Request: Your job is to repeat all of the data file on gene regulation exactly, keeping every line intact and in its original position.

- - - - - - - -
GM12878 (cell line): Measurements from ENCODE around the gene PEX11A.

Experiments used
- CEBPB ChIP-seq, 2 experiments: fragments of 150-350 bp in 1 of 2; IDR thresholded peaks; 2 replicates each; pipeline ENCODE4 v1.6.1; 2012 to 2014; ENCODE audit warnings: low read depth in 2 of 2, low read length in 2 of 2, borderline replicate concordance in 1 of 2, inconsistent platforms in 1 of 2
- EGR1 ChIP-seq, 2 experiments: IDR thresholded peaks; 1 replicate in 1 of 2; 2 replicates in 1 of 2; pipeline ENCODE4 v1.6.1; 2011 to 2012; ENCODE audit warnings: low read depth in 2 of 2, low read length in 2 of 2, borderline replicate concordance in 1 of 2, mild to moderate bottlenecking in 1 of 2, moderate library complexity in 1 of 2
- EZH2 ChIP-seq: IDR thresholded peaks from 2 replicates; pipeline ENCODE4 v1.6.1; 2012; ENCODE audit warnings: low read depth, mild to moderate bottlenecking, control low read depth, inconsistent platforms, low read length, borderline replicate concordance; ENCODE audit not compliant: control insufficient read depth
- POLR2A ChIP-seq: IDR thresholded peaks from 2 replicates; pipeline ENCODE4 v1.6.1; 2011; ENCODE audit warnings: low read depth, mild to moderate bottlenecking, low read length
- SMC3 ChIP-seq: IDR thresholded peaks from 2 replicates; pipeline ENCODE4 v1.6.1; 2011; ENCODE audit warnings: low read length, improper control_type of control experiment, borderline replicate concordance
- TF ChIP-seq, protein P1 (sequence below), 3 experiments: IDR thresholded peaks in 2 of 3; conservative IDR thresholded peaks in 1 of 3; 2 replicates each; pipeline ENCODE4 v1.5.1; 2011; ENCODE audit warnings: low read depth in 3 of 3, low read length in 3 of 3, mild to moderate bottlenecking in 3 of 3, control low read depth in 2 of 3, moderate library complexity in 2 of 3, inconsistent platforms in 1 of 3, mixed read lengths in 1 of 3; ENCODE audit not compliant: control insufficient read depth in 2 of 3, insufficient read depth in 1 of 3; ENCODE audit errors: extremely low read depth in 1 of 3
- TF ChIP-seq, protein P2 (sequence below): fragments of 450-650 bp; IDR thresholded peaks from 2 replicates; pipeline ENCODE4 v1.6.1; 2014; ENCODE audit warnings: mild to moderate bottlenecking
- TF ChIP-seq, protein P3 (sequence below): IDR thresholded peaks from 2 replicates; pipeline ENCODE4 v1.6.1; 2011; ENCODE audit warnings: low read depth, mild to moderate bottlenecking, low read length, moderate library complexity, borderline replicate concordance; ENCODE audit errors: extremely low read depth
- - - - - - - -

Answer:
GM12878 (cell line): Measurements from ENCODE around the gene PEX11A.

Experiments used
- CEBPB ChIP-seq, 2 experiments: fragments of 150-350 bp in 1 of 2; IDR thresholded peaks; 2 replicates each; pipeline ENCODE4 v1.6.1; 2012 to 2014; ENCODE audit warnings: low read depth in 2 of 2, low read length in 2 of 2, borderline replicate concordance in 1 of 2, inconsistent platforms in 1 of 2
- EGR1 ChIP-seq, 2 experiments: IDR thresholded peaks; 1 replicate in 1 of 2; 2 replicates in 1 of 2; pipeline ENCODE4 v1.6.1; 2011 to 2012; ENCODE audit warnings: low read depth in 2 of 2, low read length in 2 of 2, borderline replicate concordance in 1 of 2, mild to moderate bottlenecking in 1 of 2, moderate library complexity in 1 of 2
- EZH2 ChIP-seq: IDR thresholded peaks from 2 replicates; pipeline ENCODE4 v1.6.1; 2012; ENCODE audit warnings: low read depth, mild to moderate bottlenecking, control low read depth, inconsistent platforms, low read length, borderline replicate concordance; ENCODE audit not compliant: control insufficient read depth
- POLR2A ChIP-seq: IDR thresholded peaks from 2 replicates; pipeline ENCODE4 v1.6.1; 2011; ENCODE audit warnings: low read depth, mild to moderate bottlenecking, low read length
- SMC3 ChIP-seq: IDR thresholded peaks from 2 replicates; pipeline ENCODE4 v1.6.1; 2011; ENCODE audit warnings: low read length, improper control_type of control experiment, borderline replicate concordance
- TF ChIP-seq, protein P1 (sequence below), 3 experiments: IDR thresholded peaks in 2 of 3; conservative IDR thresholded peaks in 1 of 3; 2 replicates each; pipeline ENCODE4 v1.5.1; 2011; ENCODE audit warnings: low read depth in 3 of 3, low read length in 3 of 3, mild to moderate bottlenecking in 3 of 3, control low read depth in 2 of 3, moderate library complexity in 2 of 3, inconsistent platforms in 1 of 3, mixed read lengths in 1 of 3; ENCODE audit not compliant: control insufficient read depth in 2 of 3, insufficient read depth in 1 of 3; ENCODE audit errors: extremely low read depth in 1 of 3
- TF ChIP-seq, protein P2 (sequence below): fragments of 450-650 bp; IDR thresholded peaks from 2 replicates; pipeline ENCODE4 v1.6.1; 2014; ENCODE audit warnings: mild to moderate bottlenecking
- TF ChIP-seq, protein P3 (sequence below): IDR thresholded peaks from 2 replicates; pipeline ENCODE4 v1.6.1; 2011; ENCODE audit warnings: low read depth, mild to moderate bottlenecking, low read length, moderate library complexity, borderline replicate concordance; ENCODE audit errors: extremely low read depth